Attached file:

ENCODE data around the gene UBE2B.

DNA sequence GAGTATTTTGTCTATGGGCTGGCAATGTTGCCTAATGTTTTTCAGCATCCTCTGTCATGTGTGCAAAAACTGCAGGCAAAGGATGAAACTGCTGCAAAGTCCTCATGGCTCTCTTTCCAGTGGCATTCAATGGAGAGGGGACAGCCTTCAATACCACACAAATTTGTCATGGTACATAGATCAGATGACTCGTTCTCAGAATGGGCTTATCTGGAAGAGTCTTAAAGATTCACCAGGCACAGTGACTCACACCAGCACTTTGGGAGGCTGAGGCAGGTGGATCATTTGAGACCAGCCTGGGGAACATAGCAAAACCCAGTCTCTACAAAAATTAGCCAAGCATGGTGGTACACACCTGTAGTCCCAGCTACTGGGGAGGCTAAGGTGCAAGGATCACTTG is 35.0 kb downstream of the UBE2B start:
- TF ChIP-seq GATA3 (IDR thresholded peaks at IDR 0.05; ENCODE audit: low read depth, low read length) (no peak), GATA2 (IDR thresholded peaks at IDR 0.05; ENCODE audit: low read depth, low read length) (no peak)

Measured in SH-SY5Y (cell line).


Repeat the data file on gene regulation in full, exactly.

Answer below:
ENCODE data around the gene UBE2B.

DNA sequence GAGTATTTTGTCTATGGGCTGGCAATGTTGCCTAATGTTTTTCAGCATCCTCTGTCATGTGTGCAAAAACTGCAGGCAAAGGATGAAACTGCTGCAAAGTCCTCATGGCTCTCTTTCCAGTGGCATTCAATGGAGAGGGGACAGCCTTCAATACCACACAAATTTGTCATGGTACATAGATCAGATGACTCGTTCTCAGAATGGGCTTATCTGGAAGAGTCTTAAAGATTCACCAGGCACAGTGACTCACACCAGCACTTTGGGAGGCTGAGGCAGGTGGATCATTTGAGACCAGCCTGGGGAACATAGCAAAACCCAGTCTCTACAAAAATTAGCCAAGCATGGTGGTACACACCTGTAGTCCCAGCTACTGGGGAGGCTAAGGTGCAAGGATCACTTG is 35.0 kb downstream of the UBE2B start:
- TF ChIP-seq GATA3 (IDR thresholded peaks at IDR 0.05; ENCODE audit: low read depth, low read length) (no peak), GATA2 (IDR thresholded peaks at IDR 0.05; ENCODE audit: low read depth, low read length) (no peak)

Measured in SH-SY5Y (cell line).